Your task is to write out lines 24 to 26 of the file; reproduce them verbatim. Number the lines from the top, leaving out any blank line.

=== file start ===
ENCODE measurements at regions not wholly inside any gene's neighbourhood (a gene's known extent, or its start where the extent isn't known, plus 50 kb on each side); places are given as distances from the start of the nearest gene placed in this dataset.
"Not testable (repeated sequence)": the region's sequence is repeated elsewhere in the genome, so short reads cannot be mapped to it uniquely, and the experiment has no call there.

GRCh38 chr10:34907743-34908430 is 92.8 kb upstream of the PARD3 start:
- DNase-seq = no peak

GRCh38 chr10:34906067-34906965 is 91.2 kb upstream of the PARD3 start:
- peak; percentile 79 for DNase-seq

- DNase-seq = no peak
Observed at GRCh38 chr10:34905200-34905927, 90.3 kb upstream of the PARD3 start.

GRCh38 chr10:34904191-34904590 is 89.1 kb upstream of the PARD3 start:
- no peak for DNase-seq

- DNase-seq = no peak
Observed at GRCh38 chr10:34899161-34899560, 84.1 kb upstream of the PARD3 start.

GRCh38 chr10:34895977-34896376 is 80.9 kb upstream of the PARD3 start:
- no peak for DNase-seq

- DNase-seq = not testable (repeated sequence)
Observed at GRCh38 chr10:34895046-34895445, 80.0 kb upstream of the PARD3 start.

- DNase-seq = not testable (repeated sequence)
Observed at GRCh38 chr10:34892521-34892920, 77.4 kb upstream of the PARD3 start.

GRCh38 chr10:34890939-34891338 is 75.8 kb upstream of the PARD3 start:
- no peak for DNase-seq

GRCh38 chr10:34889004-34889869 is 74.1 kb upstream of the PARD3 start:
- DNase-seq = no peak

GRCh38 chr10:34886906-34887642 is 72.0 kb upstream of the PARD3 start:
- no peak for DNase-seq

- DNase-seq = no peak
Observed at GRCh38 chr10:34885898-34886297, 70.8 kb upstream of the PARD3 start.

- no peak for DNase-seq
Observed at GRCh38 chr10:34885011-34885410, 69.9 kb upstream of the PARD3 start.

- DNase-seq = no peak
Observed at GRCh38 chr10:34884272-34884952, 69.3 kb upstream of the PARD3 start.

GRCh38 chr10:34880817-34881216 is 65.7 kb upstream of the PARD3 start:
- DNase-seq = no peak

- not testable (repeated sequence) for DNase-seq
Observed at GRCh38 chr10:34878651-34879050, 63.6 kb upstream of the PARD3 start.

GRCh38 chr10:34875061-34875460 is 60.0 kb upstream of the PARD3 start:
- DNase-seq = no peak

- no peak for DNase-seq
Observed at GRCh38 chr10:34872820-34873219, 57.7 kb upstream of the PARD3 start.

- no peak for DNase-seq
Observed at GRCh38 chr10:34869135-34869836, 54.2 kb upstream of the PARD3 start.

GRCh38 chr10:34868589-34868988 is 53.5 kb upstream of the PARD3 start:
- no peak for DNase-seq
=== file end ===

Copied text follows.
- no peak for DNase-seq

- DNase-seq = no peak
Observed at GRCh38 chr10:34885898-34886297, 70.8 kb upstream of the PARD3 start.